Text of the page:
Open tools
Open share menu
Annual report 2013

Product’s path

The customers who enter the K-Group’s stores trust that the products available there are responsible choices. Kesko’s buyers and Product Research unit work daily to ensure that the products in the stores are high-quality, safe and produced responsibly.

Kesko aims to take care of wellbeing across the entire production chain and take responsibility from field to fork. By the time products end up on store shelves, they have undergone extensive study and research.

Kesko’s purchasing principles, the Principles and Practice of Socially Responsible Trading guide, as well as several statements and policies, guide Kesko’s responsible purchasing. These principles also provide the basis when Kesko’s buyers and Product Research unit start considering adding a new item to the range of own brand products. Environmental impacts are taken into account at the planning stage; unnecessary packaging is avoided and preference is given to recyclable materials.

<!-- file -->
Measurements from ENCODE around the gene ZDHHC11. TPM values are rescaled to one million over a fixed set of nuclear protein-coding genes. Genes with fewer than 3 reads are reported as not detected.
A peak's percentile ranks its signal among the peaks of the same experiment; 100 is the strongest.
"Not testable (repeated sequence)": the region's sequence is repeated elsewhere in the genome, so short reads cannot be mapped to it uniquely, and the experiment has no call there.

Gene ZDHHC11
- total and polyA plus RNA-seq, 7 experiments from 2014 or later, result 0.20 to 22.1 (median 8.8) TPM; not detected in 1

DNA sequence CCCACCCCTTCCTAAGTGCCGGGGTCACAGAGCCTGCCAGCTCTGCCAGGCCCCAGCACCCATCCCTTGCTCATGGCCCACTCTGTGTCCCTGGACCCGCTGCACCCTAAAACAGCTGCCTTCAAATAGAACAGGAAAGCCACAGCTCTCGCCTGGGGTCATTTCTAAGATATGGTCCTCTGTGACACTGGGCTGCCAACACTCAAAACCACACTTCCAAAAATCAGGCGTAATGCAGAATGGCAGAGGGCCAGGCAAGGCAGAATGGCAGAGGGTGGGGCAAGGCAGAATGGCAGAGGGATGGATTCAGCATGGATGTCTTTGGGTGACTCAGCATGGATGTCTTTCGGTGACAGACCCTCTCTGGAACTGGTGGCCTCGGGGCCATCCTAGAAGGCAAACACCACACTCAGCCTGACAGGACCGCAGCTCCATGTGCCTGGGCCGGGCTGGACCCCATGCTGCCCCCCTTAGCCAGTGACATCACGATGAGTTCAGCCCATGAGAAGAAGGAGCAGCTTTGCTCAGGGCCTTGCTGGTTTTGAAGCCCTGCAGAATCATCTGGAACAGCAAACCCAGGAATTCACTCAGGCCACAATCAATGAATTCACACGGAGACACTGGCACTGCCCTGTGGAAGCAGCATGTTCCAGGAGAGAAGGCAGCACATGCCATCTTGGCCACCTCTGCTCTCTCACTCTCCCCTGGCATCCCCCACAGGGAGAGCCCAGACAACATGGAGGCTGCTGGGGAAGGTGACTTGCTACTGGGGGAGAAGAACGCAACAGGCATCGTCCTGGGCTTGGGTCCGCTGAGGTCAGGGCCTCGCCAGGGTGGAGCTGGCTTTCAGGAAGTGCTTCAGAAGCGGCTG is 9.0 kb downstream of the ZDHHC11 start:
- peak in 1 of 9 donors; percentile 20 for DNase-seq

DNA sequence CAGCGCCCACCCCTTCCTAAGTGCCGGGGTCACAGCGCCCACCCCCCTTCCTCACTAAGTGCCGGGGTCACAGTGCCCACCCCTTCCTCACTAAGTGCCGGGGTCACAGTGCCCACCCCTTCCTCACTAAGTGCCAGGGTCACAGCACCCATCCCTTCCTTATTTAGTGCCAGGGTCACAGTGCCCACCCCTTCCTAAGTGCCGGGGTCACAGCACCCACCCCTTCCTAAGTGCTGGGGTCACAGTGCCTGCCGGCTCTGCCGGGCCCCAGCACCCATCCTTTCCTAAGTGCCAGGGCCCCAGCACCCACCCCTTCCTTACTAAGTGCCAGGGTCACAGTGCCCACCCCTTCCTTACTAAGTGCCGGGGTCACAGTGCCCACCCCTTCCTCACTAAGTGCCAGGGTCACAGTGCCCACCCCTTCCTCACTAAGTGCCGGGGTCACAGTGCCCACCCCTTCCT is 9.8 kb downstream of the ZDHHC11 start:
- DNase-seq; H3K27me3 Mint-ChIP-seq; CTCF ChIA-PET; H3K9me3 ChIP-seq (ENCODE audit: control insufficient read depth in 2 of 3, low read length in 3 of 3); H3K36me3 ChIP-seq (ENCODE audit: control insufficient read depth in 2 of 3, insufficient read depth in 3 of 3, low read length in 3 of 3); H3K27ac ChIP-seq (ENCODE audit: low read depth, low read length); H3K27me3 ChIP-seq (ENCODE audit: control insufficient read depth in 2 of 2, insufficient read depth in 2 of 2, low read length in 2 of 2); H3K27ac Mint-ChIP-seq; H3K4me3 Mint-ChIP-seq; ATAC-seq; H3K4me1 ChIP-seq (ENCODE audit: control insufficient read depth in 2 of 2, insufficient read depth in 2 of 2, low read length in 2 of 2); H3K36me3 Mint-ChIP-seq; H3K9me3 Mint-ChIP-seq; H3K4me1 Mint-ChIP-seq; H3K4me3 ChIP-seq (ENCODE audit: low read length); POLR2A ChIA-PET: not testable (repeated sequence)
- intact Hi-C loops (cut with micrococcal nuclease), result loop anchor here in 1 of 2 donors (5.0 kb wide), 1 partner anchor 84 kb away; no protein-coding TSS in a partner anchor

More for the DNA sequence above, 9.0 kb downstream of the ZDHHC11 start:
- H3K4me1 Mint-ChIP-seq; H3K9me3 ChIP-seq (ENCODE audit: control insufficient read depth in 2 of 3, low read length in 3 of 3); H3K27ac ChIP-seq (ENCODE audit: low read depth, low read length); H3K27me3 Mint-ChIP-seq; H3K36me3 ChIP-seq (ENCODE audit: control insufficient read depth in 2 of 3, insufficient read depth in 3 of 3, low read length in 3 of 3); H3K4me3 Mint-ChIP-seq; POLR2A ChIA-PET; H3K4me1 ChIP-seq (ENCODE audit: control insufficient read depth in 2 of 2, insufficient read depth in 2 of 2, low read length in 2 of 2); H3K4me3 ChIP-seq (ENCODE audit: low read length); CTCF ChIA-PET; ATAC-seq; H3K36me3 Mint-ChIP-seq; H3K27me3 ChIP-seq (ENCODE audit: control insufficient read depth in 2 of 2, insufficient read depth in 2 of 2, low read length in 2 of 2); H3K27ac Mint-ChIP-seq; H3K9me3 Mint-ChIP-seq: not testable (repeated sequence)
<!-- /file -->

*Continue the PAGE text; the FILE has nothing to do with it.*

Products are analysed even before purchasing decisions

Customers’ needs and expectations provide the basis when plans are made to add new products to selections. In 2014, Kesko had around 21,800 such suppliers and service providers from whom annual purchases exceeded €1,000. Approximately 10,200 of them operated in Finland, about 8,500 in Kesko’s other operating countries and about 3,100 elsewhere.

Kesko has its own Product Research unit, which monitors the safety and quality of groceries and home and speciality goods sold by K-food stores, Anttila department stores, K-citymarkets and Kodin1 department stores for interior decoration and home goods. The unit’s laboratory analysed more than 8,860 product samples and conducted over 29,530 analyses in 2014.